Although I fished a number of spots at night my best fishing for large bass was at Lamberts cove just west of vineyard haven on the sound side. Here I would sit at waters edge using a Coleman lantern for light and fish live mackerel or alewives on my bait caster. Some times cut bait would work well also with little interference from dog fish(sand sharks). I would cut a bait in half and float it just up off the bottom with bass float rig.
Then there was Chappy. Chappaquiddick island has to be the epitome of a surfcasters dream come true. It’s been many years since I’ve been there but I’ll never forget those summer nights casting the surf on Wasque beach. Hell, never mind the fishing, the beauty of this unspoiled shore was enough to make me want to just set up camp and never leave, to pursue the endless summer of surfing and bassin on white sandy beaches in the rays of the setting sun. Chappy is a small island just off the eastern side of the vineyard. To get there one has to first drive to Edgartown
where you find the barge at the town dock that will ferry both you and veichle the short distance across the creek that separates Edgartown harbor from Katama Bay. Once there you would follow Chappaquiddick road to the sign that pointed to Toms Neck lane road (it used to be called bridge road) and after a short distance to the small wooden bridge that went to the  parking lot adjacent to the beach. There are other roads on the island, but I believe most of them were private and not for the public to wander on. In fact if you do plan a trip over to chappy get a map and plan out the trip with new information from local sources, because  it’s been many years since I’ve been there and I’m sure there’s been some change. Even back then the few folk that lived there were reclusive and we tried to respect their privacy and property so as to keep our fishing paradise acsseable .this is good policy then and there as well as now and other places.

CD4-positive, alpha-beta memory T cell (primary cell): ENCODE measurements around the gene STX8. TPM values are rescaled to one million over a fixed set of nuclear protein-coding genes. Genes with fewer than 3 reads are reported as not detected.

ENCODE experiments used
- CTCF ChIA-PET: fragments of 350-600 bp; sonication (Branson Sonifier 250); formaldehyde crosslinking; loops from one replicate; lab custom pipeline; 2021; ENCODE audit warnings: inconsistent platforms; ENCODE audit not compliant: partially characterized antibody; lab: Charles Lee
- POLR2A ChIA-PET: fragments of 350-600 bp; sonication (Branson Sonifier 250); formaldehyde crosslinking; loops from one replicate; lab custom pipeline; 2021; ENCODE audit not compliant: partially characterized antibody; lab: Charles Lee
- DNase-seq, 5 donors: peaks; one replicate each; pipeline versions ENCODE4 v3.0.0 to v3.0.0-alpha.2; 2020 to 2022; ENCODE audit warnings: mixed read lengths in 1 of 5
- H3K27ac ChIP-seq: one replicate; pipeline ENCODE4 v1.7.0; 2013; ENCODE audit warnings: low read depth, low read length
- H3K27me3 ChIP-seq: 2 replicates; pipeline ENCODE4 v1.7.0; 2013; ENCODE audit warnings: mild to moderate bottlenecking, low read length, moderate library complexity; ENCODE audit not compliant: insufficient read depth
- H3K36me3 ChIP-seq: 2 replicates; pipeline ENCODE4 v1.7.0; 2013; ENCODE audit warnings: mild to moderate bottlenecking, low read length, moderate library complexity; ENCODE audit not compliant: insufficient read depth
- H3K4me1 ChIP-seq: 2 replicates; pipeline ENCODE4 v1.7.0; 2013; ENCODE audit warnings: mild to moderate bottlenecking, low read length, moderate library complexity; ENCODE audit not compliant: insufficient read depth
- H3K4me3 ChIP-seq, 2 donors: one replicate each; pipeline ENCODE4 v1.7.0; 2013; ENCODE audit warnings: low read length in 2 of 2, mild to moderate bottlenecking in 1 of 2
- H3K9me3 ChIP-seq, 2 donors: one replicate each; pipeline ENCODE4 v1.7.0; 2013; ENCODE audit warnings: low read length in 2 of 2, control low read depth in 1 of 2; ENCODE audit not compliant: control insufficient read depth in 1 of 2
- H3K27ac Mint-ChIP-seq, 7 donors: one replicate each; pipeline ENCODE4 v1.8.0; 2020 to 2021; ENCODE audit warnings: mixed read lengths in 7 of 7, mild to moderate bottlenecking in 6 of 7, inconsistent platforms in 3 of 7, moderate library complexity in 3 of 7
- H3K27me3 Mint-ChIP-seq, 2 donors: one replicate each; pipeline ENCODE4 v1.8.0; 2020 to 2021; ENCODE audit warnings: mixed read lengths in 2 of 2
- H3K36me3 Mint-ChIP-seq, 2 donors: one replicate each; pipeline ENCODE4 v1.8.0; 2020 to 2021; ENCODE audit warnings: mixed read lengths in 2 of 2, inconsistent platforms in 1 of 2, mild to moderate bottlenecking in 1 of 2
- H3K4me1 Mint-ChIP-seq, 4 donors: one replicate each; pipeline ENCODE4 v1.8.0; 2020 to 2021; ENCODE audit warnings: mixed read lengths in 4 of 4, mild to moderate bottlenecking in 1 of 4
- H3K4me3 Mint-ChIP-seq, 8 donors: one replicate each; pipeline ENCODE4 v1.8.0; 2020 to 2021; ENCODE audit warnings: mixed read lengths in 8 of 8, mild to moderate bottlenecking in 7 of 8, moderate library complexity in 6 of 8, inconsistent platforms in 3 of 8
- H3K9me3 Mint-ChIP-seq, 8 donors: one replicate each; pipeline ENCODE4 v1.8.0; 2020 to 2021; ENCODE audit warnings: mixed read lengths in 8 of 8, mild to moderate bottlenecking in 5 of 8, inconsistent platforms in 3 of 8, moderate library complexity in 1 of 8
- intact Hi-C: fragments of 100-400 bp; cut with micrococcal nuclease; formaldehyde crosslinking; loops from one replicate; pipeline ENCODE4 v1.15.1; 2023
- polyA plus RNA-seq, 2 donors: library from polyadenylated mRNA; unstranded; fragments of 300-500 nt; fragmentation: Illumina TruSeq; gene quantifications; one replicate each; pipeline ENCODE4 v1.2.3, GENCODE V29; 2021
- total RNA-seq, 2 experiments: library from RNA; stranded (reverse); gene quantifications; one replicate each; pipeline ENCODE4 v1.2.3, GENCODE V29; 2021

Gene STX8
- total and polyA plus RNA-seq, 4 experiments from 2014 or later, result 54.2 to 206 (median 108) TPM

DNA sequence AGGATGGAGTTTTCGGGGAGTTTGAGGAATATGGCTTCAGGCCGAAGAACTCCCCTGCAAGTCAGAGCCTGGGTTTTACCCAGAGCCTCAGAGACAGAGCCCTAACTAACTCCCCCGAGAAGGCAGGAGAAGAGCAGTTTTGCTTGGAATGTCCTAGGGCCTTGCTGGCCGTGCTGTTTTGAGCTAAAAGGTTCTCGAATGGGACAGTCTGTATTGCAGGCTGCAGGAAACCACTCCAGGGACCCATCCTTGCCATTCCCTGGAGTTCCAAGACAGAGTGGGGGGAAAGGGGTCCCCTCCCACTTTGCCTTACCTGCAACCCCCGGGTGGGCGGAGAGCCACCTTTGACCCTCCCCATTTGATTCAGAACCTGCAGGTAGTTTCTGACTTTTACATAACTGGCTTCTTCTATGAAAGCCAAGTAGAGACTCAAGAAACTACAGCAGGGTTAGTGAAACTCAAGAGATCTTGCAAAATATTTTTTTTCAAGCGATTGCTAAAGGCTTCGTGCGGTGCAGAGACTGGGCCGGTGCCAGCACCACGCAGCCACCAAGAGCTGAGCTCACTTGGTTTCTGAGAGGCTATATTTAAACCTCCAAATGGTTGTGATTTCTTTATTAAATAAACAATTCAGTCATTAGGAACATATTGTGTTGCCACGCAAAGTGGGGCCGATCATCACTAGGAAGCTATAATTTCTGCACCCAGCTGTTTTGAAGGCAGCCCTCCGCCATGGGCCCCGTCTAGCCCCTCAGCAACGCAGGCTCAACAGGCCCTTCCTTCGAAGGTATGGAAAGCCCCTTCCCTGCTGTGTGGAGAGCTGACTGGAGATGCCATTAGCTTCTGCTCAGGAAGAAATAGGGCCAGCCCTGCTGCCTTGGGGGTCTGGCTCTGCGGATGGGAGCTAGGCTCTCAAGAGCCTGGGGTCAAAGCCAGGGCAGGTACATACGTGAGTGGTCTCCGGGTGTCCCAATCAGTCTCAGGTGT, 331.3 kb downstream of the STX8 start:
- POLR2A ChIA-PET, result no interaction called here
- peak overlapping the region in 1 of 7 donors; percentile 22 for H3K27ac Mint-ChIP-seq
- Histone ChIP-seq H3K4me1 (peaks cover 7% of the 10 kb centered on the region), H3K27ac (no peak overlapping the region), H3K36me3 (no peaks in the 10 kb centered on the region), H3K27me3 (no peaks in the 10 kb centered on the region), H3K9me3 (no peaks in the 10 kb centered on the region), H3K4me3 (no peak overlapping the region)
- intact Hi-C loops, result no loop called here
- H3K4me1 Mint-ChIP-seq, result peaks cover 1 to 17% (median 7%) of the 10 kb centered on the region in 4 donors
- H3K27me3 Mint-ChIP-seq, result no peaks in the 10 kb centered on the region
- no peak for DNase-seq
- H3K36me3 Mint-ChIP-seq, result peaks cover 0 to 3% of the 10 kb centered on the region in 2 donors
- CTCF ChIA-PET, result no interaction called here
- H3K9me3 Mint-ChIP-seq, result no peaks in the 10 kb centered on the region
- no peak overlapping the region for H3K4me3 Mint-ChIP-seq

As I said chappaquiddick has a east exposure facing directly seaward, and for this reason there is always surf. Although Wasque was enjoyed by both fishermen and surfers there was never conflict due to the expanse of sand dunes and open space, and back then there were never beach goers, at least none that I remember. Here in the surf is where I would fish the long heavy surf rods. Live bait and surface plugs were the ticket here. A live mackerel sent out beyond the breakers was best, but in their  absence I would cast big blue and white Adams popper plugs and work them back through the waves while standing waist deep in blue surf wearing only cutoff jeans and sneakers. Talk about stress free and natural highs.
Both bass and blues were for the taking here, and if fishing was good in the day , it was even better at night, campfires and lanterns marking the places fishermen cast their baits.

As I said before, the fish were everywhere back then, however catching them was not always a given. I’ve cast lures in the bass creek in Yarmouth, fished live and cut bait in the coves of  bass river in south Yarmouth, trolled eels from Cuttyhunk to horseshoe shoals, all with success. There was a lot of experimenting and time put in, many empty hooks and fishless days and nights spent while compiling methods and knowledge to achieve success at different places. It was true then and it still is, if you want to consistently be hooked up, you got to put your time in, not only to develop methods and baits, but to gain a rhythm and patience to work those baits and pieces of bottom where the fish hang out.